Coming Aug. 13

Beckett (2021)

An American tourist (John David Washington) runs for his life when his Greek vacation becomes a race to escape a conspiracy of authorities with murder in their eyes.

Watch it: Beckett


Coming Aug. 19

Like Crazy (2011)

In an intriguing experiment, the director gave a story outline to Felicity Jones, Anton Yelchin and Jennifer Lawrence and had them improvise their dialogue, chronicling a long-distance romance between a Brit and a Yank lad.


Coming Aug. 20

Sandra Oh stars in the Netflix series The Chair

Eliza Morse/Netflix

Sandra Oh stars as Ji-Yoon Kim in "The Chair."

The Chair (2021)

Don’t miss Sandra Oh’s comedy about the new chair of the English department at a floundering college. Jay Duplass is great as her fellow prof and maybe-lover-to-be, spiraling after his wife’s death, and Holland Taylor and Bob Balaban as irascible elder colleagues. It’s touching and funny, and a wicked satire of undergrad wokeness gone mad as a hatter to boot.

Watch it: The Chair


Last Chance Must-Sees

Leaving Netflix Aug. 12

Safety Not Guaranteed (2012)

An irresistibly charming lightweight indie comedy about a Seattle magazine intern (Aubrey Plaza) and a grocery clerk (Mark Duplass, younger brother of filmmaker and The Chair star Jay), who are both grieving loved ones and wander into a melancholy time-travel adventure.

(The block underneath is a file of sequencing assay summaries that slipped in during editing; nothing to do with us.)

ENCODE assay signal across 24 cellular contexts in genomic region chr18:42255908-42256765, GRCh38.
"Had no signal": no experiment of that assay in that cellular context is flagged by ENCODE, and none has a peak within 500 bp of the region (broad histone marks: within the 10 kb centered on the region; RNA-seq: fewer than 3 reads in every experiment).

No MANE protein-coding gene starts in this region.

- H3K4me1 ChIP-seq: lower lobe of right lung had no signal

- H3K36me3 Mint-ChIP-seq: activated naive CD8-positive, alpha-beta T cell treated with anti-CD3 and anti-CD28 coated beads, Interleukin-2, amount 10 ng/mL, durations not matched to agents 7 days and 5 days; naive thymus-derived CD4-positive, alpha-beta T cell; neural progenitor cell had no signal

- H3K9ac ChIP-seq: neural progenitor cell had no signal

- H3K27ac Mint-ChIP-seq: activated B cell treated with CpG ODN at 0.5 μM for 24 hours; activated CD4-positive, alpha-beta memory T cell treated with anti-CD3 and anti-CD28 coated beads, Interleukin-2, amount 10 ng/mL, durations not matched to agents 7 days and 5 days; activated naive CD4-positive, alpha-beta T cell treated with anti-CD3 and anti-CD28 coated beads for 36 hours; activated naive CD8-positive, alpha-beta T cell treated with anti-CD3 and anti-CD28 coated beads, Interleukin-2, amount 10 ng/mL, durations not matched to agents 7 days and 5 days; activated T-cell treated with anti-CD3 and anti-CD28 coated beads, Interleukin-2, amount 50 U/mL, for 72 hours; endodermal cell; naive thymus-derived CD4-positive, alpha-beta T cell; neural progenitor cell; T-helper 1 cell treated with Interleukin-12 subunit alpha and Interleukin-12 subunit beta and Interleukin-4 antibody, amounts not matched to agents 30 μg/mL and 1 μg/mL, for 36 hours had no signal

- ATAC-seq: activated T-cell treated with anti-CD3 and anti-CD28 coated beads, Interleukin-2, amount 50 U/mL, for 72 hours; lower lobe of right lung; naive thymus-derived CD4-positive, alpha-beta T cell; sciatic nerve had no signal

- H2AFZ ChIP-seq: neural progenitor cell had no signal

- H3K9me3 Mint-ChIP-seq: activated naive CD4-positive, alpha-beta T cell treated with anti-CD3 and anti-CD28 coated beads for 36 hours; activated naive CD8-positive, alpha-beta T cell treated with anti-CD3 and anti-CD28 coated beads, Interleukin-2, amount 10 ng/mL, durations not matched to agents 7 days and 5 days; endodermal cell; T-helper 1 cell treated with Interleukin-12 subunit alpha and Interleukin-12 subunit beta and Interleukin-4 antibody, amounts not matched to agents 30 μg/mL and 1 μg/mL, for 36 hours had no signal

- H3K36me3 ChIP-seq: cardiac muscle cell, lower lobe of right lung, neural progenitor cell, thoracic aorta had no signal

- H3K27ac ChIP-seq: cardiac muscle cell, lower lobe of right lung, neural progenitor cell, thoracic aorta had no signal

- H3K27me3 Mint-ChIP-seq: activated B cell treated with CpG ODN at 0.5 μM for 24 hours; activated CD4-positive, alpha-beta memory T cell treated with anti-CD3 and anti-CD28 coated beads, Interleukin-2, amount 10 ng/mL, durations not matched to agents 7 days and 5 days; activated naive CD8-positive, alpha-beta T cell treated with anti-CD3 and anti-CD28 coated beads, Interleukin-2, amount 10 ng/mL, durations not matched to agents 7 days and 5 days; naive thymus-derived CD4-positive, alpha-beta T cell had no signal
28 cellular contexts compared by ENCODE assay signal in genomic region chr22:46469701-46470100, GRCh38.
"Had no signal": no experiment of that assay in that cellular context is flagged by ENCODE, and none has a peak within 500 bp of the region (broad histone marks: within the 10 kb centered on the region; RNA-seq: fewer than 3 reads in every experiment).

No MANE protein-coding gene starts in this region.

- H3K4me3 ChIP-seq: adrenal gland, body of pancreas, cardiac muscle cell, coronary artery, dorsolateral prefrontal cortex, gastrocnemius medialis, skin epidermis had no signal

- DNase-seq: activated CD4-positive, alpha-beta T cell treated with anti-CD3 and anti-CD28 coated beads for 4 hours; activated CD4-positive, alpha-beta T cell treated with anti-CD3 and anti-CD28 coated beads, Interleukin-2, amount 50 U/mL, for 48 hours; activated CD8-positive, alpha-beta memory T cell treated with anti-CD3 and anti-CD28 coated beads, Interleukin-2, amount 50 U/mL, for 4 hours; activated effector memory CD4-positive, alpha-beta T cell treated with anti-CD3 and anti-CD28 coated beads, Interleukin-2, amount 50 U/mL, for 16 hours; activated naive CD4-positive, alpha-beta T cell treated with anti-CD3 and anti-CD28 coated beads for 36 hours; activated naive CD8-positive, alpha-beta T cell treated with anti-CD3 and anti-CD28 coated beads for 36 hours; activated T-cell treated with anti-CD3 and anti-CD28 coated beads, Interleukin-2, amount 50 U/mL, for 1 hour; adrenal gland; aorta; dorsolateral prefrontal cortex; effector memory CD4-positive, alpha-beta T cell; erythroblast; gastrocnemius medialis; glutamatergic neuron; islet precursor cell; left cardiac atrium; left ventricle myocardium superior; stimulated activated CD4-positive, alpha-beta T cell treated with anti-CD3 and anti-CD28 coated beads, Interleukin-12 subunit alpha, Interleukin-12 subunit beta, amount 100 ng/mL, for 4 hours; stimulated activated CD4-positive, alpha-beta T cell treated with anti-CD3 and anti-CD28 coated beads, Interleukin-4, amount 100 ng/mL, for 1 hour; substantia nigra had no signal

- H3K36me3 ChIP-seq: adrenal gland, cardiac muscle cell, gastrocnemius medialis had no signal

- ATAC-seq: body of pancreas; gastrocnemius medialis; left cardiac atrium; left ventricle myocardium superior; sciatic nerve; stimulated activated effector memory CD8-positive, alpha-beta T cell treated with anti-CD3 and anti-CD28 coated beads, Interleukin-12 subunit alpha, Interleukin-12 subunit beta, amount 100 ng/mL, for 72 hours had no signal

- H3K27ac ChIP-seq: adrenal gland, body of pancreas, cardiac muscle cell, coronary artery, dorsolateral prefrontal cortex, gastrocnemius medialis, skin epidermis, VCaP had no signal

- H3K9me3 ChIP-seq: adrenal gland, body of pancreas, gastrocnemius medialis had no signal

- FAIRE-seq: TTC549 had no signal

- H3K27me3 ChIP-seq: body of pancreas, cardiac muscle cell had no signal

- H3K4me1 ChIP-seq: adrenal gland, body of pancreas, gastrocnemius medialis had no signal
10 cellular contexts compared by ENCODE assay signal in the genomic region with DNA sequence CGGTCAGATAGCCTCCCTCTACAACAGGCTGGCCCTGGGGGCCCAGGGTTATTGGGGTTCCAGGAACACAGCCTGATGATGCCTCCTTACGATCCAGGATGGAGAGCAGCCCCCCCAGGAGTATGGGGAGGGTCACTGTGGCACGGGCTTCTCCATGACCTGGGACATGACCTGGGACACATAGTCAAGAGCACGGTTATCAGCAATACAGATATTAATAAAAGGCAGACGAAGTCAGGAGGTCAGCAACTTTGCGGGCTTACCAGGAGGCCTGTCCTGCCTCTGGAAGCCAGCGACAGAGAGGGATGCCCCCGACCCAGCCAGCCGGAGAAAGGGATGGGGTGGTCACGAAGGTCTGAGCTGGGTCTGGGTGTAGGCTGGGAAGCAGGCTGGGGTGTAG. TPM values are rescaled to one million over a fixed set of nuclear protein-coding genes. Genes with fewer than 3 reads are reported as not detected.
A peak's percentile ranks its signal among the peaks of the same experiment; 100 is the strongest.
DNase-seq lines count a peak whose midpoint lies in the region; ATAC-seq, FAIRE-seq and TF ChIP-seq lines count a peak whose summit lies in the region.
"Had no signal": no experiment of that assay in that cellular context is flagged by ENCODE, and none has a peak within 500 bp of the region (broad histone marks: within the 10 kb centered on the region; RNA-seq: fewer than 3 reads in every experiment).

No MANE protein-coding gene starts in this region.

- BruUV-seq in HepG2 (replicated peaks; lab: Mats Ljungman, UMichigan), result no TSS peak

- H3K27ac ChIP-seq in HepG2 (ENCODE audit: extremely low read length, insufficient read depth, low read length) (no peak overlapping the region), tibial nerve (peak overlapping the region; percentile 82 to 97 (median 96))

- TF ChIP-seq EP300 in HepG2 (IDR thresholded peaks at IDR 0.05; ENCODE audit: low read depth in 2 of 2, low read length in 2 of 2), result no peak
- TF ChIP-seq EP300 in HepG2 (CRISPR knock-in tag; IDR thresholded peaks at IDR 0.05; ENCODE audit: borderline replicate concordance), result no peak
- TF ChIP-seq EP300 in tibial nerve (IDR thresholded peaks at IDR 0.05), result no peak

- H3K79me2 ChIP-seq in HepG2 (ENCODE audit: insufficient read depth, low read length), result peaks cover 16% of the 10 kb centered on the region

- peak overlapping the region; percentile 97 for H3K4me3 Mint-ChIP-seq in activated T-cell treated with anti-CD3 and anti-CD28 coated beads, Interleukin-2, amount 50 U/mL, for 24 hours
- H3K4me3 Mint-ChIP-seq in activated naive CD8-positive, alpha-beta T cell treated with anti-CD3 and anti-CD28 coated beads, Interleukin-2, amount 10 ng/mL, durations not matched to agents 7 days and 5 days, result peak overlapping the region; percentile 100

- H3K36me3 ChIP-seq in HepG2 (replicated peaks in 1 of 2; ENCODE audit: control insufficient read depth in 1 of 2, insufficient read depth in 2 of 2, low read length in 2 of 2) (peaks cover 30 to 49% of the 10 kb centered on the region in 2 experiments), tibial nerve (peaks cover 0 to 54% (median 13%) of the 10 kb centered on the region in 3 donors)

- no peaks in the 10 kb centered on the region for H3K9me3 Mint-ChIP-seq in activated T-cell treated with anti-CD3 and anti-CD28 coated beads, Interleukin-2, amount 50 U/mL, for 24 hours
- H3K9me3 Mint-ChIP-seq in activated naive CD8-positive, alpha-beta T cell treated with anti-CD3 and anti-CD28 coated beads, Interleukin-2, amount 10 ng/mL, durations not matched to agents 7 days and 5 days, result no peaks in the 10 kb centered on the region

Watch it: Safety Not Guaranteed


Leaving Netflix Aug. 30

Casino Royale (2007)

In the first James Bond tale ever written, Daniel Craig jolts 007 back to life, and gives him something he never had: a heart. Judi Dench debuts as his gizmo whiz M.

Watch it: Casino Royale


Leaving Netflix Aug. 31

The Big Lebowski (1998)

Gangsters mistake the perma-stoned Jeff “The Dude” Lebowski (Jeff Bridges) for another Lebowski who owes them money in the Coen brothers’ cult classic comedy packed with grownup stars: John Goodman, Steve Buscemi, Julianne Moore and Sam Elliott.

Watch it: The Big Lebowski


Chinatown (1974)

Jack Nicholson’s detective Jake Gittes hunts the straying husband of a femme fatale (Faye Dunaway) and gets swept up in an unimaginably evil conspiracy in Roman Polanski’s immortal film noir.

Watch it: Chinatown


Election (1999)

Reese Witherspoon solidifies her stardom as a high school student body presidential candidate more driven than Hillary Clinton, with Matthew Broderick as the teacher out to bring her down.

Watch it: Election


The Social Network (2010)

The origin story of Facebook is like a high-IQ superhero (or supervillain) movie, with Jesse Eisenberg as Mark Zuckerberg.

Watch it: The Social Network


Superbad (2007)

On the last night of high school, seniors Jonah Hill and Michael Cera’s fake IDs buy them booze, scary adventures and the help of a pair of cops (Bill Hader and Seth Rogen) more immature than them.

Watch it: Superbad


Tim Appelo is AARP’s film and TV critic. Previously, he was Amazon’s entertainment editor, Entertainment Weekly’s video critic, and a writer for The Hollywood Reporter, People, MTV, LA Weekly and The Village Voice.